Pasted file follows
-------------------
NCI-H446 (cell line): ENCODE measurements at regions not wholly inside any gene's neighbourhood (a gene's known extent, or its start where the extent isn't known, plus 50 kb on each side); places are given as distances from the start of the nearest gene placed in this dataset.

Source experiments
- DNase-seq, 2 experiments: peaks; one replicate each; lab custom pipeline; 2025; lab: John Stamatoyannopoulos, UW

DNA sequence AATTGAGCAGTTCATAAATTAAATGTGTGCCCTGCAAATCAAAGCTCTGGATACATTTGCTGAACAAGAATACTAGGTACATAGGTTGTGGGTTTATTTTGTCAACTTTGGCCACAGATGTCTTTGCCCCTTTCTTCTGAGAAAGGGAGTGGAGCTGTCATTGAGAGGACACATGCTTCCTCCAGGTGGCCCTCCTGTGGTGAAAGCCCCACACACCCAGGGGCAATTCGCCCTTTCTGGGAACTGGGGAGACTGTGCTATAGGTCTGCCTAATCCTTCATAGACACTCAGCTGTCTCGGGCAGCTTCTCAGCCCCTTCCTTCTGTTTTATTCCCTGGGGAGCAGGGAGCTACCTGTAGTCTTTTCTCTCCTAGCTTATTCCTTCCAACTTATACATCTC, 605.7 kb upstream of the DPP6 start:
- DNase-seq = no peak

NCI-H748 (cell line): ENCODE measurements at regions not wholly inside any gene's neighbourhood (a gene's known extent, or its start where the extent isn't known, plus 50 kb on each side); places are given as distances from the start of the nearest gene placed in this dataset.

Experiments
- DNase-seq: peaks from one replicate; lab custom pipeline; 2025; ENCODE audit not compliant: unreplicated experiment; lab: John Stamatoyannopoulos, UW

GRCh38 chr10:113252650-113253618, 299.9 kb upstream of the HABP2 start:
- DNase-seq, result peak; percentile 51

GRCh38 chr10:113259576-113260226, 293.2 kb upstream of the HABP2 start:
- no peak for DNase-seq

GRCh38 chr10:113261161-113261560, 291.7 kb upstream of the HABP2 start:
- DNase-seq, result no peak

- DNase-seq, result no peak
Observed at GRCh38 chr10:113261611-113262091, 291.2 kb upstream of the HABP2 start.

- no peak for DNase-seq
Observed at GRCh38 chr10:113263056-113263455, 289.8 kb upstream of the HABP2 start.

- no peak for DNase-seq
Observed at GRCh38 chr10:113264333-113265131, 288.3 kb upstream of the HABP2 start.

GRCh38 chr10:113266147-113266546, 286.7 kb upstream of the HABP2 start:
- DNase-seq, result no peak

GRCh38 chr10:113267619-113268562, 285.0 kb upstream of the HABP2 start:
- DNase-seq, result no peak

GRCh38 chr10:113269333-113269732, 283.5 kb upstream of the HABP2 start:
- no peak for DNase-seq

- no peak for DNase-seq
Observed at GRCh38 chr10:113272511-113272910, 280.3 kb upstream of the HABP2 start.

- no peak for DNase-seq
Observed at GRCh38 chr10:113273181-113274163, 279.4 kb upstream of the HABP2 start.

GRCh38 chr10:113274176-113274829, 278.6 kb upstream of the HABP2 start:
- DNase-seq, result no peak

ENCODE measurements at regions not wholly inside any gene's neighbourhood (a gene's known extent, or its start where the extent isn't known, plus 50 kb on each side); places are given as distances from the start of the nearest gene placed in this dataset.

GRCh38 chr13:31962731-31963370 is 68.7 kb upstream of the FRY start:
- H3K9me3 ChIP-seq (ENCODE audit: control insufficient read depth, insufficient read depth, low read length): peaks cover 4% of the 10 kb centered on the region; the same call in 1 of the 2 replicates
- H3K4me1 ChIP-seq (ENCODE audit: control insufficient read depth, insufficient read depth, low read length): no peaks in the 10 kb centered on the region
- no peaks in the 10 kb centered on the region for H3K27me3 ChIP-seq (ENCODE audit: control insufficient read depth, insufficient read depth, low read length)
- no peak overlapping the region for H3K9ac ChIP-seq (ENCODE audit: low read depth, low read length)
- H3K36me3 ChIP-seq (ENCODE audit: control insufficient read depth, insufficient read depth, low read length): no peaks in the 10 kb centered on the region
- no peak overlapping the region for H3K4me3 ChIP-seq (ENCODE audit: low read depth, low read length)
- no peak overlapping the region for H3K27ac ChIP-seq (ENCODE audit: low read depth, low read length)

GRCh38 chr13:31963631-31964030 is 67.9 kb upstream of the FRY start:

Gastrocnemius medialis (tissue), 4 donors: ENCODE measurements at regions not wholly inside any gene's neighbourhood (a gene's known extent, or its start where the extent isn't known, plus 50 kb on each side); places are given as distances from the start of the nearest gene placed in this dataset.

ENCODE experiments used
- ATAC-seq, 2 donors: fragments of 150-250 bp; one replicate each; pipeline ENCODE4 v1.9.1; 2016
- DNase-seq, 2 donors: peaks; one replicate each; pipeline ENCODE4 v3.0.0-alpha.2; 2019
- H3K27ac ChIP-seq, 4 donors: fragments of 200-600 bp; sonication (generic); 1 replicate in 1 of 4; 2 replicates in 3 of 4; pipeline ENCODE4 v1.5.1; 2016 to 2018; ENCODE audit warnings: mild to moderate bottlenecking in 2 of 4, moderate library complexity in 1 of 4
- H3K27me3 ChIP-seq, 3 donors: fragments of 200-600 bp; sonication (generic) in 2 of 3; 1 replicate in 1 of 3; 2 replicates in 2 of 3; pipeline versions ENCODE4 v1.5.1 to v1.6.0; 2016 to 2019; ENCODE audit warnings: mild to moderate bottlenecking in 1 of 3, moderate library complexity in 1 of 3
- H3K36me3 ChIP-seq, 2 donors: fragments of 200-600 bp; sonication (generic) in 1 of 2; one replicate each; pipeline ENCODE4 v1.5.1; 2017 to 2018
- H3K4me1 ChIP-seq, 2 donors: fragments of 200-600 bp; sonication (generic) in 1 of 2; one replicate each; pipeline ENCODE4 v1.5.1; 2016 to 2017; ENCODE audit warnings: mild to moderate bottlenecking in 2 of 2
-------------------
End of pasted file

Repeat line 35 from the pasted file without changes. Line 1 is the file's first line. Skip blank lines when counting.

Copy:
- H3K9me3 ChIP-seq (ENCODE audit: control insufficient read depth, insufficient read depth, low read length): peaks cover 4% of the 10 kb centered on the region; the same call in 1 of the 2 replicates